About 60 years ago, Bill Russell led the Celtics to boycott a game – things haven’t changed

Nii Ntreh Aug 27, 2020 at 04:00pm

August 27, 2020 at 04:00 pm | History, News

Nii Ntreh

Nii Ntreh | Associate Editor

August 27, 2020 at 04:00 pm | History, News

June 19, 2016; Oakland, CA, USA; Former NBA player Bill Russell (left) speaks to Cleveland Cavaliers forward LeBron James (23) following the 93-89 victory against the Golden State Warriors in game seven of the NBA Finals at Oracle Arena. Mandatory Photo Credit: USA TODAY

The NBA playoffs games scheduled to take place on Wednesday night were called off after players of the Milwaukee Bucks refused to play in protest against the police shooting of Jacob Blake.

Although Bucks’ opponents, Orlando Magic, had been on the court to warm-up, the Bucks stayed in their locker room. Bucks have a home in Winsconsin not more than a 40-minute drive from Kenosha where Blake was shot seven times in the back by officers.

Like dominoes, the decision taken by the Bucks players triggered postponements in other games in the NBA playoffs as well as in other association sports. Major League Baseball (MLB), Major League Soccer (MLS) and the Women’s NBA all called off the night’s games.

Support for the postponements has come from various quarters of American society including from former President Barack Obama, Democratic presidential nominee Joe Biden as well as from Vermont Senator Bernie Sanders.

Obama tweeted: “I commend the players on the @Bucks for standing up for what they believe in, coaches like @DocRivers, and the @NBA and @WNBA for setting an example. It’s going to take all our institutions to stand up for our values.”

Later, ESPN reported that an emergency stakeholder meeting was held between players and officials of the NBA to navigate the way forward. But Los Angeles Lakers players, led by forward LeBron James elected to end the NBA season.

James and the Lakers were backed by hometown rivals Los Angeles Clippers. James and Clippers star Kawhi Leonard are said to have then stormed out of the meeting along with the rest of their teams.

“F**K THIS MAN!!!! WE DEMAND CHANGE. SICK OF IT,” tweeted James on Wednesday night. There are no prizes for who James abused in his tweet seeing that he has on a few occasions accused President Donald Trump of divisive leadership.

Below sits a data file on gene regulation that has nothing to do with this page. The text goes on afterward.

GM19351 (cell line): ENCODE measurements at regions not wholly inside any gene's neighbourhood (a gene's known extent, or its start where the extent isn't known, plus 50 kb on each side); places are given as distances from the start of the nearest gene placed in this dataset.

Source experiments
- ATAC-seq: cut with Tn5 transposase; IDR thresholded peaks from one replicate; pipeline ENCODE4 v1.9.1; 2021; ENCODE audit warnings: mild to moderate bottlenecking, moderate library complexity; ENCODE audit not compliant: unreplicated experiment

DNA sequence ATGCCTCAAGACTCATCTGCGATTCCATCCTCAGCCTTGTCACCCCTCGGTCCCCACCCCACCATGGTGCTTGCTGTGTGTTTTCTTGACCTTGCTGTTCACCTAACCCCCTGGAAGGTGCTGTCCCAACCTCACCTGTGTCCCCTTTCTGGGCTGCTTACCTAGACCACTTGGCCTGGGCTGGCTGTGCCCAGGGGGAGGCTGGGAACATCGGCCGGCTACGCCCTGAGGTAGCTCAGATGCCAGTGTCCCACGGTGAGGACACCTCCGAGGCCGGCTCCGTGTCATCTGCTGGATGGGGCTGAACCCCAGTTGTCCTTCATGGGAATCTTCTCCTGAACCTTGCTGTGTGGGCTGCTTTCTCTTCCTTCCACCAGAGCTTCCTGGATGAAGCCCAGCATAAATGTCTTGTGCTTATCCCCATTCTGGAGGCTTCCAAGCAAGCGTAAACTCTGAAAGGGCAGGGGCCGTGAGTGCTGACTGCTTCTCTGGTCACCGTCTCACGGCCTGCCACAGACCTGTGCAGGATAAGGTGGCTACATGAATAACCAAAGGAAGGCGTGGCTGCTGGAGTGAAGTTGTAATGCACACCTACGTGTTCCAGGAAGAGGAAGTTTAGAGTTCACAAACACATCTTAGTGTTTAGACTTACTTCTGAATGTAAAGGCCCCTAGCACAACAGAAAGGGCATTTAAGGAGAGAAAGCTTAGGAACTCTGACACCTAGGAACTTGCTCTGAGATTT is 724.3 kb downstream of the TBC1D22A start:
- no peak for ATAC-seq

But James’ commitment to leveraging the value he provides to millions of Americans on and off the court in order to bring attention to racial justice is not a new strategy.

In 1961, after a Kentucky coffee shop refused to serve two Boston Celtics players Satch Sanders and Sam Jones, NBA legend Bill Russell, along with K.C Jones, Al Butler as well as Sanders and Jones, refused to honor a preseason game.

Interestingly, the African-American players were supported in their own form of civil disobedience by Red Auerbach, their coach. Auerbach personally drove the players to the airport to catch a flight out of Kentucky.

Auerbach would later go on to field the first all-Black starting lineup in the NBA – Russell, Sanders, Jones, Jones, and Willie Naulls. And when he retired, Auerbach wanted his predecessor to be Russell, making Russell the first Black coach in NBA history.

Russell would go on to spend his life between winning games on the court and pushing for civil rights off it. Even more than the global superstar LeBron James, Russell was an explicit advocate of Pan-Africanism, once telling schoolkids in Liberia, “I came here because I am drawn here, like any man, drawn to seek the land of my ancestors.”

Sixty years later, Russell’s fight does not seem much different than James’ of today. Russell himself tweeted his support for James and co: I’m moved by all the @NBA players for standing up for what is right…Thank you for what you did to show your support for the players. I am so proud of you. Keep getting in good trouble.”

Sixty years apart, Black athletes are utilizing every avenue available to them to make a case for human dignity. It is up to America if it wants to treat this as an opportunity or a slap in the face.

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